The teenage years are filled with many milestones. From entering puberty, learning to drive, getting a first job, going on a first date, the list goes on. For many teens, adolescence is also the time when they get drunk for the first time and experiment with illicit drugs. As much as you want to protect your teen from the dangers of adolescent life, you can’t supervise him or her 24 hours a day.
What can a parent, guardian or family friend do to help a teenager understand the risks of alcohol consumption? Education is a great place to start. Learning how alcohol affects their brain and body may not stop a teenager from getting drunk. But, it might help to make safer, healthier choices in the future.
How Alcohol Affects Your Body
According to the Archives of Pediatrics and Adolescent Medicine, up to 75 percent of teenagers have experimented with alcohol by the time they graduate from high school. More than 50 percent of high school seniors report that they’ve been drunk at least once. Even more disturbing are the statistics regarding accidents, violence and self-inflicted injuries among teens who are abusing alcohol. Alcohol plays a role in more than 30 percent of teenage deaths involving accidents, homicide or suicide.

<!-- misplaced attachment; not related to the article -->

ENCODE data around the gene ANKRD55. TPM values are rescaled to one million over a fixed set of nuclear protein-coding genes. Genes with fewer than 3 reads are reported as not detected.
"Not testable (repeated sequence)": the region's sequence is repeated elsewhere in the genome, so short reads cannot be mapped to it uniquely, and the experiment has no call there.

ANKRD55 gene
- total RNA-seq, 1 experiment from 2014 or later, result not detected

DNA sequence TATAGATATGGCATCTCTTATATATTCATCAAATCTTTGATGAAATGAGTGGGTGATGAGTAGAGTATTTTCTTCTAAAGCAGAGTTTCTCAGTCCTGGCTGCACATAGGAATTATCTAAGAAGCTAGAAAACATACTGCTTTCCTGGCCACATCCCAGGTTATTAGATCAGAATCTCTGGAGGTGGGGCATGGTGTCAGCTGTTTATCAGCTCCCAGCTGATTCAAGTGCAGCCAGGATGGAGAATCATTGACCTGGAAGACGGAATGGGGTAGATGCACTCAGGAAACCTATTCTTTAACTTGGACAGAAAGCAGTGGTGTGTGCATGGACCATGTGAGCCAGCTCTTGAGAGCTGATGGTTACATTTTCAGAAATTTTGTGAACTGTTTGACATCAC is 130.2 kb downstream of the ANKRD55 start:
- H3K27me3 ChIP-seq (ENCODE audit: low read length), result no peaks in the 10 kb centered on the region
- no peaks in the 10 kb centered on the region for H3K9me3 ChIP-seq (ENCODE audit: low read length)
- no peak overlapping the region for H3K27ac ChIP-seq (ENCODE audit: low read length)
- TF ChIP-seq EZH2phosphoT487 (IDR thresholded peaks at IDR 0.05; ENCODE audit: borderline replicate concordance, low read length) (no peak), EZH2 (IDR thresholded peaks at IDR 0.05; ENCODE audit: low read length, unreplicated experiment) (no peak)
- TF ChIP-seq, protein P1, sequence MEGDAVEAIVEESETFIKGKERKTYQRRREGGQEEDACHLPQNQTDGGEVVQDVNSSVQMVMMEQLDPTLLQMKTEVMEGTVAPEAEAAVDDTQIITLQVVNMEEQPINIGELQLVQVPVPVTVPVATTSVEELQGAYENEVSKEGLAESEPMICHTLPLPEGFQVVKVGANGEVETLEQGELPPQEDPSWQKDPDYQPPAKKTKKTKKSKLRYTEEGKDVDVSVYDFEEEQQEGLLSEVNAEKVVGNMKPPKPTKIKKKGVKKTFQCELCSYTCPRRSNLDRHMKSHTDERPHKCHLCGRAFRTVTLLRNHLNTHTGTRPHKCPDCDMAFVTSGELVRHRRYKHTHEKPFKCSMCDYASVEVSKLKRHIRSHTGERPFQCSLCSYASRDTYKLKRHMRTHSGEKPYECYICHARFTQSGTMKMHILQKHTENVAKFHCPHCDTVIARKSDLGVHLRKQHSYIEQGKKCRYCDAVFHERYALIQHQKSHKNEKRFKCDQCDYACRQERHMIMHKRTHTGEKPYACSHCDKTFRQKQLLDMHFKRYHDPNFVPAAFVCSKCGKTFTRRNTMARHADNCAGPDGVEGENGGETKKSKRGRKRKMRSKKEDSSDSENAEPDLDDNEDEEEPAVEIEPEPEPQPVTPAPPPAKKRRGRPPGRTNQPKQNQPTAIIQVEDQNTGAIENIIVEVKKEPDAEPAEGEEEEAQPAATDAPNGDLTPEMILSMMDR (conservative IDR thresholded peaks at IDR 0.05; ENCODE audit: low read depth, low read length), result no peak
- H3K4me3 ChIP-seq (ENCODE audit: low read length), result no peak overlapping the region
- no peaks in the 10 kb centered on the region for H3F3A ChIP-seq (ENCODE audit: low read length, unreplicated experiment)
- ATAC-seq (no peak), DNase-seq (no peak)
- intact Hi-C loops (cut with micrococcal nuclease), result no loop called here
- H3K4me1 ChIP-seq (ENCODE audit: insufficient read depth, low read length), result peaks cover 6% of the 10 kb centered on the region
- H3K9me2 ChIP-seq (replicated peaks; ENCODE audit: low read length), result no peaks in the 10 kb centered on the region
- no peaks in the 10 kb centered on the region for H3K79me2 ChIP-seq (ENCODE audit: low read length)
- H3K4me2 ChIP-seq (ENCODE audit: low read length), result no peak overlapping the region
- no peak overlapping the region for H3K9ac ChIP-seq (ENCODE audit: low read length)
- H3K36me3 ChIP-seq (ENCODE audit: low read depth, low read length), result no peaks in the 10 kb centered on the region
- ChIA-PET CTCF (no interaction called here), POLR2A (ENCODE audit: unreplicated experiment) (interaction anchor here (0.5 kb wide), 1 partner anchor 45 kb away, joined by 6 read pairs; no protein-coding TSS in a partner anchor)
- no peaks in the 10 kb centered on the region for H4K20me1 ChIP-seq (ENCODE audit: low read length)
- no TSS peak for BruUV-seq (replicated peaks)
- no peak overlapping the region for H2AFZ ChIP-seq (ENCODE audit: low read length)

The Dangers of Teen Alcohol Abuse
It’s important for teens to know the dangers that come with consuming alcohol, such as:
- Accidental falls
- Car crashes
- Sexually transmitted diseases
- Teenage pregnancy
Adolescence is a time of rapid physical development. A lot of growing teens feel ambivalent about these changes. Facial hair, vocal changes and signs of sexual maturity can be both exciting and embarrassing. But teenagers may not realize that alcohol can cause delays in sexual development. Frequent drinking can also cause weight gain, which may put them at risk for developing high blood pressure and diabetes.